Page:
Many of the presenters and attendees at Content Marketing World had already made a favorable impression on me long before the conference. Knowing that they were credible and profound thinkers, I was inspired to follow the hashtag, engage in the conversation, and have my own Content Marketing World experience in a way that was specific to my needs. Through my virtual attendance, here are ten of my favorite things I learned from Content Marketing World 2014 without being there:

This year’s conference will surely be difficult to top next year – like many of you I am still recovering from having my mind blown by Kevin Spacey’s keynote speech thanks to the live stream. To all of those who took the time to tweet, thank you for making Content Marketing World 2014 an incredible learning experience right from the office!

To learn how PR Newswire and UBM Tech Create can help you fuel your content engine, follow the link: http://prn.to/ContentMarketingWorld2014

ShannonAuthor Shannon Ramlochan is the Content Marketing Coordinator at PR Newswire. Follow her on Twitter @sramloch.

Trend Watch: Content Marketing World Day 1

Following the tweet stream from Content Marketing World (#CMWorld) is like drinking from the proverbial fire hose. Not unexpectedly, the attendees and speakers are producing quite a bit of content.

Emerging themes are bubbling up as day 1 is being recapped and digested, including:

  • Measuring business outcomes, not marketing output.  Increased spend is demanding increased rigor in measurement.
  • Aligning with the focus on outcomes, more attention is being paid to developing content for specific personas that is also mapped to buyers’ journeys.
  • Tightening the screws on content utility and relevance. Even as content marketing becomes more disciplined,  we can’t lose sight of the audience.  Content may be exquisitely aligned to personas and mapped to journeys but if doesn’t deliver value to the audience, it won’t produce results.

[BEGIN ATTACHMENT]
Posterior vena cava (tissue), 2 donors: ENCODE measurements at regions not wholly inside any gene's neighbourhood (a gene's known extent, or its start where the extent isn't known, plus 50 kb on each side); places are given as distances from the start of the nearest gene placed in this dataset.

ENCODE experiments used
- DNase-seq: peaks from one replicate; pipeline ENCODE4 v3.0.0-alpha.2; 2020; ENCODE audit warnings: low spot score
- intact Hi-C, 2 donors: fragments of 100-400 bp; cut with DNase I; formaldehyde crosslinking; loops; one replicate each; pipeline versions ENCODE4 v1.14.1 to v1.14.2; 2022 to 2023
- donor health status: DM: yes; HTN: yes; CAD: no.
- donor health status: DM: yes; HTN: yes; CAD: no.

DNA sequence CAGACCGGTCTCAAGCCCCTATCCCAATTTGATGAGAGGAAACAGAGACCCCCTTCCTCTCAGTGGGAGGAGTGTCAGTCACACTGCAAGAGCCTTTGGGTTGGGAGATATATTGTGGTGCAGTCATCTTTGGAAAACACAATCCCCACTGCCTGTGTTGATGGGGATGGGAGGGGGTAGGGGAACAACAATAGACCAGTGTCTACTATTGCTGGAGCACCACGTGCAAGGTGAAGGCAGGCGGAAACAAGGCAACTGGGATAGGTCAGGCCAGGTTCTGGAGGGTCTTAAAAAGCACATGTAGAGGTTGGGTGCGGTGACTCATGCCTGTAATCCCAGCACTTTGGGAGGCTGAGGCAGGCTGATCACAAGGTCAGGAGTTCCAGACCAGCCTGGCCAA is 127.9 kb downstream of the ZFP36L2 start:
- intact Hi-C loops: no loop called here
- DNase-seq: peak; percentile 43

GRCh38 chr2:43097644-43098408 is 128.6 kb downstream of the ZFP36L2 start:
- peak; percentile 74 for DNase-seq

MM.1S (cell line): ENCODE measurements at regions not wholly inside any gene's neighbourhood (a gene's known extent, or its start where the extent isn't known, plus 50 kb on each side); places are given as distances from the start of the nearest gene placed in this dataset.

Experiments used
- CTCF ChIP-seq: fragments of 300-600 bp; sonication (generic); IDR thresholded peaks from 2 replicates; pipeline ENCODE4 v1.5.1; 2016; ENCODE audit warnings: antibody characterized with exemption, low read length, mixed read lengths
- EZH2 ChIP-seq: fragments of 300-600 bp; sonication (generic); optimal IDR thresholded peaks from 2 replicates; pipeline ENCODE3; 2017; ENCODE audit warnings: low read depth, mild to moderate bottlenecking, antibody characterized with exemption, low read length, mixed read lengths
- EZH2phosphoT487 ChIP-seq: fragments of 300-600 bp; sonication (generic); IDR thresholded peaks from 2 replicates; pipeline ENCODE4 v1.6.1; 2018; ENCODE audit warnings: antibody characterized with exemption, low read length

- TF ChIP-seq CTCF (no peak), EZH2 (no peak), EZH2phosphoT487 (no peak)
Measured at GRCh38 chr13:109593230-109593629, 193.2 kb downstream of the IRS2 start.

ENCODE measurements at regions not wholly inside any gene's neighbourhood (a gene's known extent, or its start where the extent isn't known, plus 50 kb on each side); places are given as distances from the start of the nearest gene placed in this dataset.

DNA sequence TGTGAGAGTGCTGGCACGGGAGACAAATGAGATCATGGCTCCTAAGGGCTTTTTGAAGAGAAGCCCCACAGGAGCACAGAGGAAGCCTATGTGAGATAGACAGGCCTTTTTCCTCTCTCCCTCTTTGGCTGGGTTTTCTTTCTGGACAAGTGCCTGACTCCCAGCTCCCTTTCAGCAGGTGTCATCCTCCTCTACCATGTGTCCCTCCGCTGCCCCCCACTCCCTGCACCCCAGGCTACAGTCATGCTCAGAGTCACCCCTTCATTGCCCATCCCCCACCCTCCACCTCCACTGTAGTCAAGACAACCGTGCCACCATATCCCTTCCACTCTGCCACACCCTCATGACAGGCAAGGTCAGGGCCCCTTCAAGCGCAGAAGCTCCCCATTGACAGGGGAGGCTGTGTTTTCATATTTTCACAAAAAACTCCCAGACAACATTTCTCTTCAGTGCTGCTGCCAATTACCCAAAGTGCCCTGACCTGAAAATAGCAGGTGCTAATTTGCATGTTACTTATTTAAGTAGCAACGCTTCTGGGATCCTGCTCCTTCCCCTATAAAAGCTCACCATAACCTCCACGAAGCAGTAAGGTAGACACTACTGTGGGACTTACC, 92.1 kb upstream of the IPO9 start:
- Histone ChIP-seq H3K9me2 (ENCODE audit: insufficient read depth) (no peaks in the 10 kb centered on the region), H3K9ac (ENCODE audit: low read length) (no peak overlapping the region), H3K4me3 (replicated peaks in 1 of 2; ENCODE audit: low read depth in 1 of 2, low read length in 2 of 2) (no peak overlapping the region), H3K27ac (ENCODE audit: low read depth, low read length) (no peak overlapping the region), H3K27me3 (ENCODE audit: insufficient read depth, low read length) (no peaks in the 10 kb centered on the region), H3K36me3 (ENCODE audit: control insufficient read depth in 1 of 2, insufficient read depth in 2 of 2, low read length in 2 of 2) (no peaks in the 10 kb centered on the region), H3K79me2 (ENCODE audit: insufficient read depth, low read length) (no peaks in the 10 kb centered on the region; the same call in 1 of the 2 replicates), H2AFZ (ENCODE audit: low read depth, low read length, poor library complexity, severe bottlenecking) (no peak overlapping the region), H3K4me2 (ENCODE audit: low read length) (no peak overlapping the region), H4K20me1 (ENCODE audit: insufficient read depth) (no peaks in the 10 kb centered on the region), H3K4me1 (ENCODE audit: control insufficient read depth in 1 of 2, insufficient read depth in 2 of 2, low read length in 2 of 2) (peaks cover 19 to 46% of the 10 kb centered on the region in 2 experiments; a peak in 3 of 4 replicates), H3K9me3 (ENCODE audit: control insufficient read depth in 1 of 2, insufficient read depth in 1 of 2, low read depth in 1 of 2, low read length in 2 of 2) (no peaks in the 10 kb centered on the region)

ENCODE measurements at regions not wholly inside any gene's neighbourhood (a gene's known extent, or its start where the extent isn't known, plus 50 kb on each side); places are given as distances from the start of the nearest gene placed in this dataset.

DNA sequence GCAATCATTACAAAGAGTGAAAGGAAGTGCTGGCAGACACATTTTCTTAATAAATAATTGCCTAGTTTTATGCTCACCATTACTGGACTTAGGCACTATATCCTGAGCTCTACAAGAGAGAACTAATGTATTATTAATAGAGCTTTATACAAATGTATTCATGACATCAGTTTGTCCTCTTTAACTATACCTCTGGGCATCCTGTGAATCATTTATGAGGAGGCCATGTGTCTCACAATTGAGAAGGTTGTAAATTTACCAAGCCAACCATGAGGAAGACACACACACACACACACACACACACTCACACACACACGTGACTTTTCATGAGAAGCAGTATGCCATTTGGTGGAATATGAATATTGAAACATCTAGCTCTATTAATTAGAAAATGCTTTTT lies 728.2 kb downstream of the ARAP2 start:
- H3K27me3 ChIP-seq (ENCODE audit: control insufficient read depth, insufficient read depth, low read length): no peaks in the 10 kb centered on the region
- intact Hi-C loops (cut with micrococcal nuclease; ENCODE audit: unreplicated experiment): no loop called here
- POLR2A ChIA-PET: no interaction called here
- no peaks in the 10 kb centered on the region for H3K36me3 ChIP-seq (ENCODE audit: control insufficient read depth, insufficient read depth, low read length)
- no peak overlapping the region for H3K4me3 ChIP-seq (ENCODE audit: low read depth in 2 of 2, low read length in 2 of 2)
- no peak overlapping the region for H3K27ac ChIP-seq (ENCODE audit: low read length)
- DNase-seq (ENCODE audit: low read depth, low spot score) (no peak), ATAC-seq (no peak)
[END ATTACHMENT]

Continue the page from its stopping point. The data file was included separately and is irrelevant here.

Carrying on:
• Using analytics to inform strategy.  Content marketers are increasingly mining big data sources to glean insights about what makes their audiences tick.
  • Content amplification.  Developing strategies to ensure content is seen from social seeding to actual distribution is central to achieving content success.

This is my third year at Content Marketing World, and the industry is definitely maturing.  Sessions and conversations are focusing on advanced strategy and execution, rather than more basic why-you-should-get-started discussions.

sarah avatarAuthor Sarah Skerik is PR Newswire’s vice president of strategic communications & content, and is the author of  the ebook Driving Content DiscoveryFollow her on Twitter at @sarahskerik.

 

CMW_Release_Graphic_v3

 

Sustainable Content Strategies – Measurement & Promotion Required

L-R: Ken Wincko, Nicole Smith, Rebecca Lieb, Michael Praniloff

L-R: Ken Wincko, Nicole Smith, Rebecca Lieb, Michael Praniloff. Photo courtesy of Victoria Harres.

You’be got the budget, you’ve got the plan – but is your content plan built to last? Keys to developing sustainable content strategies was front and center in the panel entitled “Don’t Run Out of Gas! Fueling a Sustainable Content Strategy” at Content Marketing World today.

Tellingly, two primary themes emerged from the discussion – the need for rigorous measurement and the reality that content needs to be promoted to be effective.